Recently I read again about a development in copyright. This time it involved chefs who claimed copyright over their dishes. In doing so they claim making a picture of a dish infringes on their work and/or creation. Reread that again and check out this article on Techdirt. Then ask yourself how this makes sense and why. This forces me to rethink the meaning of “to have”, “to posses” and “to own.”
The context of these verbs is that in the situation of providing a product and/or service and/or experience the entrepreneur has a source of revenue. Having this source, means possessing the materials and facilities to own the idea and concept to “the extent” that enables registering a trademark and derivative rights which apply to the specific situation.
Whatever the situation may be, “the extent” of owning an idea and concept is the vague part. Depending on your financial capital, experience, knowledge and business model your source of revenue can be specific or unspecific. At best the entrepreneur owns an intellectual property, either documented or a trade secret. At worst the entrepreneur has a source of revenue that is not unique, common and available everywhere.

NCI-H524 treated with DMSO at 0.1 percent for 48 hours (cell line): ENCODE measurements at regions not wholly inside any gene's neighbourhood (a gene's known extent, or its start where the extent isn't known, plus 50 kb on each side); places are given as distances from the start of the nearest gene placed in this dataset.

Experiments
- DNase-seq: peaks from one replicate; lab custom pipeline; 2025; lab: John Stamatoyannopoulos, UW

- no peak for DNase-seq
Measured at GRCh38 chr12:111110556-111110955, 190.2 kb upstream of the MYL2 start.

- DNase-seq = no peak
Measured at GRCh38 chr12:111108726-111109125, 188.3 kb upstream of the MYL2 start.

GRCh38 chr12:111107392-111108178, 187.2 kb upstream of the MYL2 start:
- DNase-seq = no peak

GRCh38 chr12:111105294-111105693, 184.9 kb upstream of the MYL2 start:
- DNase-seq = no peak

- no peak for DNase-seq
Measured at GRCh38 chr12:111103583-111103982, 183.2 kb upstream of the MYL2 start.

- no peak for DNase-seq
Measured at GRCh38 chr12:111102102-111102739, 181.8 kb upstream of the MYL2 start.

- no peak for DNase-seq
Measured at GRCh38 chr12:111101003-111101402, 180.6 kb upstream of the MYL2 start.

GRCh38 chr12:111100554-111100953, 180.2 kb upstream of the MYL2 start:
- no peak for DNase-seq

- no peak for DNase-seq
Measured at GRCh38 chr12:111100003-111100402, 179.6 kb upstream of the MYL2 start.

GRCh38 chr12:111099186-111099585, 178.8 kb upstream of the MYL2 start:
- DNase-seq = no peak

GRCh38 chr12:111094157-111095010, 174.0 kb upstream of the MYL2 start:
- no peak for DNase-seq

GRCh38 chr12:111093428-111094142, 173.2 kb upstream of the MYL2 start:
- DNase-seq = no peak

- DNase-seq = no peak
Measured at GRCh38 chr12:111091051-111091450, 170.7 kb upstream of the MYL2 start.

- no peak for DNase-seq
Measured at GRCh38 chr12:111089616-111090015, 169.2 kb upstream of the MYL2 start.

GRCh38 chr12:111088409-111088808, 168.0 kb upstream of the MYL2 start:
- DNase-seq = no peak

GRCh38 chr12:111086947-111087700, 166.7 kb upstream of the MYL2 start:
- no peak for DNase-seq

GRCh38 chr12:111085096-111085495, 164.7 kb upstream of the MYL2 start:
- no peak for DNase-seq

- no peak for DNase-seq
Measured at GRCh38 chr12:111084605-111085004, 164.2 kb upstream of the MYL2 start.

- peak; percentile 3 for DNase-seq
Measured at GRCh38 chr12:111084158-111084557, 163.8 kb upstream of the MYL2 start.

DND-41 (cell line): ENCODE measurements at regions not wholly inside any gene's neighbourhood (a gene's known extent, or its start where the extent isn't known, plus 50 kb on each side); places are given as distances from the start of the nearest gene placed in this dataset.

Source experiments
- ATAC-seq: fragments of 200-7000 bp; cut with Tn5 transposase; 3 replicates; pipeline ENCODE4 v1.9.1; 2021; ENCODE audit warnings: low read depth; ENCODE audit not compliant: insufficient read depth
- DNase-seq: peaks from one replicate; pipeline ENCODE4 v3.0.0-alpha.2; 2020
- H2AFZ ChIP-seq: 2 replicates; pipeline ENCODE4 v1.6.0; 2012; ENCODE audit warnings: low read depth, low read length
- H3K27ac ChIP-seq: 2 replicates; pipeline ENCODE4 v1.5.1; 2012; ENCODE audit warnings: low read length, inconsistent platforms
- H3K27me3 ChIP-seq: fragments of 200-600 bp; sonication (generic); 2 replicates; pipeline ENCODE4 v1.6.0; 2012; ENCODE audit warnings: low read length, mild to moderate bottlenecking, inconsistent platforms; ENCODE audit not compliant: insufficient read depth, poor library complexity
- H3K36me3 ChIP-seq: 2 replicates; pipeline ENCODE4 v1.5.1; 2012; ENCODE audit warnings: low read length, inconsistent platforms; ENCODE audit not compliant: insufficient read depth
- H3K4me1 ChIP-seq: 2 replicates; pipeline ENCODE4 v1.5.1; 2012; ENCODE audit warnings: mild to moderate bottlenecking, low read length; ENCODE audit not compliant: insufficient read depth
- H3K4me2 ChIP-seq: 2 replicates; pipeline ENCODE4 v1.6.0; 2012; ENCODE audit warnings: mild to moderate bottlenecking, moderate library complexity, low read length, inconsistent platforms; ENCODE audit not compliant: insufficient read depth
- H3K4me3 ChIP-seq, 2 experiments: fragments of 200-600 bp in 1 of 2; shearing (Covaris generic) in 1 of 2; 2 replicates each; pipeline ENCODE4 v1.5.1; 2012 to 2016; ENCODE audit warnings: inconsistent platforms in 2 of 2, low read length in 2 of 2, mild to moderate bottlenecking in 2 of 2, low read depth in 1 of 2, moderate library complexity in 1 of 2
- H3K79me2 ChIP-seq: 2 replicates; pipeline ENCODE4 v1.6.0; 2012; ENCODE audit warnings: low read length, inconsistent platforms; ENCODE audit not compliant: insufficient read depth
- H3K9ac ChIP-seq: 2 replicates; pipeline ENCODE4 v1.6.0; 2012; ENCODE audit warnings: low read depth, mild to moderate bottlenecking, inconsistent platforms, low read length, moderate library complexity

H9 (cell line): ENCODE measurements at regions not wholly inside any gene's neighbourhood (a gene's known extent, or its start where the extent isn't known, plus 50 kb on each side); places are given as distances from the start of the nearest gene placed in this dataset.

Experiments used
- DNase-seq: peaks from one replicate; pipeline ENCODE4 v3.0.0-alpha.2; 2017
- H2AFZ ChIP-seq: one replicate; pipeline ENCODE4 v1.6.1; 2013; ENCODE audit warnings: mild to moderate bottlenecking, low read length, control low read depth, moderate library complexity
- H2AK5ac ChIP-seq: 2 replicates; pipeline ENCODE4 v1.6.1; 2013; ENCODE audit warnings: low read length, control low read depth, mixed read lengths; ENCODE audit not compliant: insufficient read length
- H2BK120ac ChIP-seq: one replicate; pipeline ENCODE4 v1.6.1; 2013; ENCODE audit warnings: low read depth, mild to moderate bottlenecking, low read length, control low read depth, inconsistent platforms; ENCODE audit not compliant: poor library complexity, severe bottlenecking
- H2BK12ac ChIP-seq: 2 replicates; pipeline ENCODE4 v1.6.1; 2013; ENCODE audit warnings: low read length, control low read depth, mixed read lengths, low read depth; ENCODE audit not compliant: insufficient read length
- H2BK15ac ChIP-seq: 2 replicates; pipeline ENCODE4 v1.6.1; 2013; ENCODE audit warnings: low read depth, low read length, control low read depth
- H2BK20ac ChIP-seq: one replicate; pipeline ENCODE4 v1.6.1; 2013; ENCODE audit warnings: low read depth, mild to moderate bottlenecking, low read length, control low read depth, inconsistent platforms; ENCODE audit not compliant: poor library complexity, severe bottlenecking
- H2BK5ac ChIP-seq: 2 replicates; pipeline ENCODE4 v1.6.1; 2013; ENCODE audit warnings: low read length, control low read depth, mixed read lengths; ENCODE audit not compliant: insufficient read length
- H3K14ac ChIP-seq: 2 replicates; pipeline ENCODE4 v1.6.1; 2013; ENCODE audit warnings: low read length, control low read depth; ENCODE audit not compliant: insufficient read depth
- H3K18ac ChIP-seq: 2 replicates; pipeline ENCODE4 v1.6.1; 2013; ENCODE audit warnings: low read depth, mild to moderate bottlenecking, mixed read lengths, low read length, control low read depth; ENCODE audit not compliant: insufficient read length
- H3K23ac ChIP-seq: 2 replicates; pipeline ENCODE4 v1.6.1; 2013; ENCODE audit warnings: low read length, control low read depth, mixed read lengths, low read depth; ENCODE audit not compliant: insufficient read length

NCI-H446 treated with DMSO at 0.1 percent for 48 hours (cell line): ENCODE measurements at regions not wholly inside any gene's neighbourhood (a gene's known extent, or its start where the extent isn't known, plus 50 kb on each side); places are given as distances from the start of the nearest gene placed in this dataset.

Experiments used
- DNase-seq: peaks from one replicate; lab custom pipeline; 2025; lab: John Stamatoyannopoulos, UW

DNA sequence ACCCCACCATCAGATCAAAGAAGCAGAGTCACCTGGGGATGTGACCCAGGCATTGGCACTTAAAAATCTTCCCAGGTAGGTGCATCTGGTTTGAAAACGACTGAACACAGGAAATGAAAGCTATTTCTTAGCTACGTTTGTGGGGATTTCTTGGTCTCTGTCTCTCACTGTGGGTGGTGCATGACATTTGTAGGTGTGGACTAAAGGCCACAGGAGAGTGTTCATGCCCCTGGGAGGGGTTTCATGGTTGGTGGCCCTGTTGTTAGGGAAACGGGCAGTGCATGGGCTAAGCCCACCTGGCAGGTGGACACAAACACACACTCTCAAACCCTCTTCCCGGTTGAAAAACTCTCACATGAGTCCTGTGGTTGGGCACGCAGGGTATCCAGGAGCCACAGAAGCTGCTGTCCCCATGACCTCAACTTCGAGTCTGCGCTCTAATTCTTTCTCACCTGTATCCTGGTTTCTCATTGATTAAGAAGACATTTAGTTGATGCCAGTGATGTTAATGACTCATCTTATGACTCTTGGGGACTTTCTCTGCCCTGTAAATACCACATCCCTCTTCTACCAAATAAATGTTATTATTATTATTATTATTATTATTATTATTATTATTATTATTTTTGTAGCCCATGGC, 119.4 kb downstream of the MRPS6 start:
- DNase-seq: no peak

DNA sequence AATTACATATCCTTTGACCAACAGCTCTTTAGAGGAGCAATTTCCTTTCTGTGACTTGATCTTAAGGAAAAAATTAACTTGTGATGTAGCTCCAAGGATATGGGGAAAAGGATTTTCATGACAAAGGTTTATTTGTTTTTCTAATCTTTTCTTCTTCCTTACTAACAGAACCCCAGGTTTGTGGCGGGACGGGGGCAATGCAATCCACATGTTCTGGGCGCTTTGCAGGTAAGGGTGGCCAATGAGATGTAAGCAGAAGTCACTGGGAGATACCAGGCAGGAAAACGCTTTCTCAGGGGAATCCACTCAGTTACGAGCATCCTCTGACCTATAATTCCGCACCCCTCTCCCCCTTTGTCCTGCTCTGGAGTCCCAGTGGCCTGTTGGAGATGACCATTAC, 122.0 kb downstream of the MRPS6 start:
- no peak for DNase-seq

Add copyright and the 21st century. Copyright is the ownership a person has over his or her work or creation unless that person signs it off or gives it away. To enforce that ownership “having a claim” is not enough. You must possess some convincing evidence that you worked on your work or creation. Then you publish or present your presentation to the audience under your own name, alias or business entity name. After that “fact” you really own the copyright to your work or creation. Think of Turner Barr versus Adecco.
The issue distinguishing having, possessing and owning also extends to everyday life. Sometimes what you think you purchase is not what you actually own, like a phone subscription with additional phone offered by the provider. Go further and try buying a house. When you cannot pay the entire price immediately you pay in parts for a mortgage which makes you the inhabitant until you paid the loan provider what you owe. After the final payment you actually own your house.
To have, depends on the context. To possess depends on the context. To own also depends on the context.
When you really think about all this everything becomes relative…